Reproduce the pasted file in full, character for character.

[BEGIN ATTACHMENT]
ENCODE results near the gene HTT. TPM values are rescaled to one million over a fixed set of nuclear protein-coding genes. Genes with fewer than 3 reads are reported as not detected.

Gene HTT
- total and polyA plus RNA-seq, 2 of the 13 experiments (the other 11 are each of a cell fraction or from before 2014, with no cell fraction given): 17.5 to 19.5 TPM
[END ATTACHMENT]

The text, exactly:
ENCODE results near the gene HTT. TPM values are rescaled to one million over a fixed set of nuclear protein-coding genes. Genes with fewer than 3 reads are reported as not detected.

Gene HTT
- total and polyA plus RNA-seq, 2 of the 13 experiments (the other 11 are each of a cell fraction or from before 2014, with no cell fraction given): 17.5 to 19.5 TPM